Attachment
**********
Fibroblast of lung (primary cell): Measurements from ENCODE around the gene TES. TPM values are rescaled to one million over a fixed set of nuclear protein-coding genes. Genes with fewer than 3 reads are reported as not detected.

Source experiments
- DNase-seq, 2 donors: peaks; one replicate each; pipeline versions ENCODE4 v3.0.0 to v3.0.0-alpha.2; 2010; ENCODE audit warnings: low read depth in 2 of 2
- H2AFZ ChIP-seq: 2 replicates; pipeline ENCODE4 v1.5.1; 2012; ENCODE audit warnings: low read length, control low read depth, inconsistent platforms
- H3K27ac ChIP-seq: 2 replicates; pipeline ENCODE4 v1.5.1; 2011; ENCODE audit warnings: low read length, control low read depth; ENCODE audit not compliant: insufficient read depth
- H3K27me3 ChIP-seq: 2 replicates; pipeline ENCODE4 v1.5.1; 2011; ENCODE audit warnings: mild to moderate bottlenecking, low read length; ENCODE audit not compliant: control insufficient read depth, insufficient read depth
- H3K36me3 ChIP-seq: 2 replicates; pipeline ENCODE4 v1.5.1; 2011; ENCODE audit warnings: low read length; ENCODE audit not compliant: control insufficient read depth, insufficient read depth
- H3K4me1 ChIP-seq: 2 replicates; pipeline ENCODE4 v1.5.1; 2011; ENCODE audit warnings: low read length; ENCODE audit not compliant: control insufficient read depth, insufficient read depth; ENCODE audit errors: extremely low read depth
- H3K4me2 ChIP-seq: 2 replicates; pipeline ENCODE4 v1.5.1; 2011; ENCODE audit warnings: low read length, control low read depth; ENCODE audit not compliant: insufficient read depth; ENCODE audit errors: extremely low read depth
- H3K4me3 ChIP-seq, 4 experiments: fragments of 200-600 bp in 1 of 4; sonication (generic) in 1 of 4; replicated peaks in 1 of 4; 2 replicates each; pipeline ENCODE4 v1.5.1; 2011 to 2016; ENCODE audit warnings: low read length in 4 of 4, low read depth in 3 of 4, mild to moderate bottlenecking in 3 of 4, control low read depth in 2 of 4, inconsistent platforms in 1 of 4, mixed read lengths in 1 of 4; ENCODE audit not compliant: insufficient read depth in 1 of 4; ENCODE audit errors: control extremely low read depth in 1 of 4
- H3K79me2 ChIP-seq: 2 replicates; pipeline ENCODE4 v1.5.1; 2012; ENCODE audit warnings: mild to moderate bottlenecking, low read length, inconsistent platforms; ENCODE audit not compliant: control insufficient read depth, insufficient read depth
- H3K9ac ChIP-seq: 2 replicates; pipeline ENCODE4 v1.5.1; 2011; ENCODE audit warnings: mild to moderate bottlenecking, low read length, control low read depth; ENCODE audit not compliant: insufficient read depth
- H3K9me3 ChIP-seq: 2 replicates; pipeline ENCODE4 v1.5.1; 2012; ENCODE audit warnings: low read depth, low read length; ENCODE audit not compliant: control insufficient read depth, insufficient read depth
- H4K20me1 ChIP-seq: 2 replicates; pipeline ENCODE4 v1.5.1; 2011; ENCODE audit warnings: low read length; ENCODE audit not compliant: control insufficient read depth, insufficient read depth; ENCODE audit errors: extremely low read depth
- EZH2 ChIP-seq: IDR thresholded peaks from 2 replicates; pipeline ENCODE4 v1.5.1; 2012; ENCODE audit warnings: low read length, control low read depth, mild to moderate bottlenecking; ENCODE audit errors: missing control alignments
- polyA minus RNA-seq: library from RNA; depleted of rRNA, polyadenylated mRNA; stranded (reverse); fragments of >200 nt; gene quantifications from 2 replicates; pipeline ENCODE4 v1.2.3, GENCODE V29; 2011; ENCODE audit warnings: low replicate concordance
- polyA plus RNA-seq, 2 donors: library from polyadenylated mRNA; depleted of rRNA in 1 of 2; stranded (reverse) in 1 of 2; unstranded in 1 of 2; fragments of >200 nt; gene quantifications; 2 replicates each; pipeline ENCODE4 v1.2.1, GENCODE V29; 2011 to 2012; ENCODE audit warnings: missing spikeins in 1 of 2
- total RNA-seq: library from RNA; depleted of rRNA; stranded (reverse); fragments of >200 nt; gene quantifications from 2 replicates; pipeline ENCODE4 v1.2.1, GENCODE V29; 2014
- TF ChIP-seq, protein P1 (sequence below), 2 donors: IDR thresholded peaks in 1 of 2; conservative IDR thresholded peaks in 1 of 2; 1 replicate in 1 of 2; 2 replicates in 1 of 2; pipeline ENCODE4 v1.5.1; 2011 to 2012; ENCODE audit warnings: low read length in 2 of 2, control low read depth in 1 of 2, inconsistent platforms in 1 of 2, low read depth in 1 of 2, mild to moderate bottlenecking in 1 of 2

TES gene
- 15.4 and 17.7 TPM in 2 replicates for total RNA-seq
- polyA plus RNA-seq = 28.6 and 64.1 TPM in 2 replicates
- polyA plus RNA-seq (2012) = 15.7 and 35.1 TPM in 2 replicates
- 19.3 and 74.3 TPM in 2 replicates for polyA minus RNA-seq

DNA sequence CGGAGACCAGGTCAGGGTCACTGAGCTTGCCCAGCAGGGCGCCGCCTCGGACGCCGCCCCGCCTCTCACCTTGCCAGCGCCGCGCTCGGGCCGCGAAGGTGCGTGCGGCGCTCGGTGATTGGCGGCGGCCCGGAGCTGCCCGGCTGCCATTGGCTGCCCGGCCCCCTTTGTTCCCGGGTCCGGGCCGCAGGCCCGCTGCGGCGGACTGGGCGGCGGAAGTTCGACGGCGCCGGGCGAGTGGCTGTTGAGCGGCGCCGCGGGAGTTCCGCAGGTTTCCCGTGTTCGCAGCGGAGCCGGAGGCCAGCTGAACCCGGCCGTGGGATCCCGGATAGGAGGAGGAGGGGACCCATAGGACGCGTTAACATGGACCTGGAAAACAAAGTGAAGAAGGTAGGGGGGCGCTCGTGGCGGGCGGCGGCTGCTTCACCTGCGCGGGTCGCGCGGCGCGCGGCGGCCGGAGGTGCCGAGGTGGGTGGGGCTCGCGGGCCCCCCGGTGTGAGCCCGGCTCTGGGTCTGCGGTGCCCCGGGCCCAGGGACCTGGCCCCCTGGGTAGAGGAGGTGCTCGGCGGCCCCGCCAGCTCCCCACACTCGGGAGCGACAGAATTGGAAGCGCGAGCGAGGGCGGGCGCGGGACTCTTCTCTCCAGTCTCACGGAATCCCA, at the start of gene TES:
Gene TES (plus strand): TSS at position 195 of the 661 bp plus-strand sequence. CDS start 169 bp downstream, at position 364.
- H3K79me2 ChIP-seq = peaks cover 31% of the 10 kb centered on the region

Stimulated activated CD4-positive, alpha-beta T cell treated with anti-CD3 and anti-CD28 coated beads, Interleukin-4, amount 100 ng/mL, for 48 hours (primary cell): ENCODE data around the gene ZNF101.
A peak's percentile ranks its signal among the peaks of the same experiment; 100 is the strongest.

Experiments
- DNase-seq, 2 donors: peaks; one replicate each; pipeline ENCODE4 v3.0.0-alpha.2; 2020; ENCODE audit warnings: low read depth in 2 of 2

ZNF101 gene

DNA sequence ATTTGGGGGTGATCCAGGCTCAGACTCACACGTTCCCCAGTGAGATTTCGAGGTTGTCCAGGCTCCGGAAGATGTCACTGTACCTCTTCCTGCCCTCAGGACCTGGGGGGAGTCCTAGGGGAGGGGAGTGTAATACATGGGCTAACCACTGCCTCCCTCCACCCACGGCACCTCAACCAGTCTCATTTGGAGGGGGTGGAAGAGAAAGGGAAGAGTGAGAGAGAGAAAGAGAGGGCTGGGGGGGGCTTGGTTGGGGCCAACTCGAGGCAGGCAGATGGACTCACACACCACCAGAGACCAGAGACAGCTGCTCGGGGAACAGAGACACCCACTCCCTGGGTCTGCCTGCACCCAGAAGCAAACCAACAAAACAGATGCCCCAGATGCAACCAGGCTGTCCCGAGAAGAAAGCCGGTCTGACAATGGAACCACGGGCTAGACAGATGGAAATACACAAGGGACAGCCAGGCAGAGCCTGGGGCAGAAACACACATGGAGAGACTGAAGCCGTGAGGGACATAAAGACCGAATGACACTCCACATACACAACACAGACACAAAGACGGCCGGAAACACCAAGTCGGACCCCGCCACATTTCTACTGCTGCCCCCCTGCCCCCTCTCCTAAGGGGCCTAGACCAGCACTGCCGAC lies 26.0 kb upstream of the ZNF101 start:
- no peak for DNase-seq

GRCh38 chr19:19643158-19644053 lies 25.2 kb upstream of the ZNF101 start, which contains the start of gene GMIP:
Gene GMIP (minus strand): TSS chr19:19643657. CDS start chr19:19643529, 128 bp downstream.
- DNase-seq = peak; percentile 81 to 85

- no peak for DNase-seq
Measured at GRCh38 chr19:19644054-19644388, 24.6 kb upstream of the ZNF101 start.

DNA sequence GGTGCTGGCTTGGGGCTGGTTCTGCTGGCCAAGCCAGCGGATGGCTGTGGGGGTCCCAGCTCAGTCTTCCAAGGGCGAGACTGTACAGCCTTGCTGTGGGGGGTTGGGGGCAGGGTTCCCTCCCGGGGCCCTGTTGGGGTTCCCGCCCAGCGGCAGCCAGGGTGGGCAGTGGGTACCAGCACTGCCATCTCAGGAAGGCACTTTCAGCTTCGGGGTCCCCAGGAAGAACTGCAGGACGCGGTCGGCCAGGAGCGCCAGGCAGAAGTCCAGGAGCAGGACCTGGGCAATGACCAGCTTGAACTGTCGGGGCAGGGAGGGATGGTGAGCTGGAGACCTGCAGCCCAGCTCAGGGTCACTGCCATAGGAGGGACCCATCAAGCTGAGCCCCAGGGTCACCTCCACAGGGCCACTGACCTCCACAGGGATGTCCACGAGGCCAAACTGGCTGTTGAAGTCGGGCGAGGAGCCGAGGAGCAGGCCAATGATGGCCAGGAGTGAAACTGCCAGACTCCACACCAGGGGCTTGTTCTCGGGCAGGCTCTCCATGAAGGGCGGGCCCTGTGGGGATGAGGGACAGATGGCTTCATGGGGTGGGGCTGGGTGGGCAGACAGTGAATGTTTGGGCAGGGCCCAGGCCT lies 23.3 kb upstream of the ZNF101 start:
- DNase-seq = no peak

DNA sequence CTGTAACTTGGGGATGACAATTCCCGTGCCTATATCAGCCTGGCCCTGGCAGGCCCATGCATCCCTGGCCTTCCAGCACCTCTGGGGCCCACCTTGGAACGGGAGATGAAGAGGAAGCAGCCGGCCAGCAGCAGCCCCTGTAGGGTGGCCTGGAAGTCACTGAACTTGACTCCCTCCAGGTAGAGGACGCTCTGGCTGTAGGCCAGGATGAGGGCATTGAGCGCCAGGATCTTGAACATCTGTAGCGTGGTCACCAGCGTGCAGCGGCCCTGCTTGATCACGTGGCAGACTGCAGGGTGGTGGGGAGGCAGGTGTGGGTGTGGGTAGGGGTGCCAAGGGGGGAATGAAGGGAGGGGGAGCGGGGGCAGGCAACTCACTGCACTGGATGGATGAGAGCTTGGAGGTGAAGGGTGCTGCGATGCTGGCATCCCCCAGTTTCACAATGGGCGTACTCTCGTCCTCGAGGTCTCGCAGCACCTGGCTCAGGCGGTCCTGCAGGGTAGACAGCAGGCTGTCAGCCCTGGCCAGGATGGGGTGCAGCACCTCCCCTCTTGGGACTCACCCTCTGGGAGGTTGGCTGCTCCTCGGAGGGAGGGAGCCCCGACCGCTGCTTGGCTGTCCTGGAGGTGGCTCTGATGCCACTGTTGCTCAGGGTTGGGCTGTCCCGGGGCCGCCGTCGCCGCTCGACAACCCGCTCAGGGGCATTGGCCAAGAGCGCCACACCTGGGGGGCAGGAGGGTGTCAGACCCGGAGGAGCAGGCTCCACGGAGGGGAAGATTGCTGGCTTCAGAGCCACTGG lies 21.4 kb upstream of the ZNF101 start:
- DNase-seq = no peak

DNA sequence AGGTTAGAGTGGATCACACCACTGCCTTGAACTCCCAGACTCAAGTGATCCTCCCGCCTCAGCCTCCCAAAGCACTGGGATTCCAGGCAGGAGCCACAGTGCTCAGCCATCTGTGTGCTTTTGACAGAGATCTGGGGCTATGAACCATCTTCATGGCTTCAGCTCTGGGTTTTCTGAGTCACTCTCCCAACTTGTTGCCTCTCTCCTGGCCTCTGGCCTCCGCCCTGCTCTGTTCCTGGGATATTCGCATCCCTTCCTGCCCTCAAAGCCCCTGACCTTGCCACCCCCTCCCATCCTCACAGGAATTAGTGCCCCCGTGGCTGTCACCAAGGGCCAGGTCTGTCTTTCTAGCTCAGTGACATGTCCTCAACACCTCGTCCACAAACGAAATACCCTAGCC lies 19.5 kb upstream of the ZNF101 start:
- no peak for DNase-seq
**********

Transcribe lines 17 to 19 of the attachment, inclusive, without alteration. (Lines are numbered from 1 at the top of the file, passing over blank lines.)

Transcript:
- polyA plus RNA-seq, 2 donors: library from polyadenylated mRNA; depleted of rRNA in 1 of 2; stranded (reverse) in 1 of 2; unstranded in 1 of 2; fragments of >200 nt; gene quantifications; 2 replicates each; pipeline ENCODE4 v1.2.1, GENCODE V29; 2011 to 2012; ENCODE audit warnings: missing spikeins in 1 of 2
- total RNA-seq: library from RNA; depleted of rRNA; stranded (reverse); fragments of >200 nt; gene quantifications from 2 replicates; pipeline ENCODE4 v1.2.1, GENCODE V29; 2014
- TF ChIP-seq, protein P1 (sequence below), 2 donors: IDR thresholded peaks in 1 of 2; conservative IDR thresholded peaks in 1 of 2; 1 replicate in 1 of 2; 2 replicates in 1 of 2; pipeline ENCODE4 v1.5.1; 2011 to 2012; ENCODE audit warnings: low read length in 2 of 2, control low read depth in 1 of 2, inconsistent platforms in 1 of 2, low read depth in 1 of 2, mild to moderate bottlenecking in 1 of 2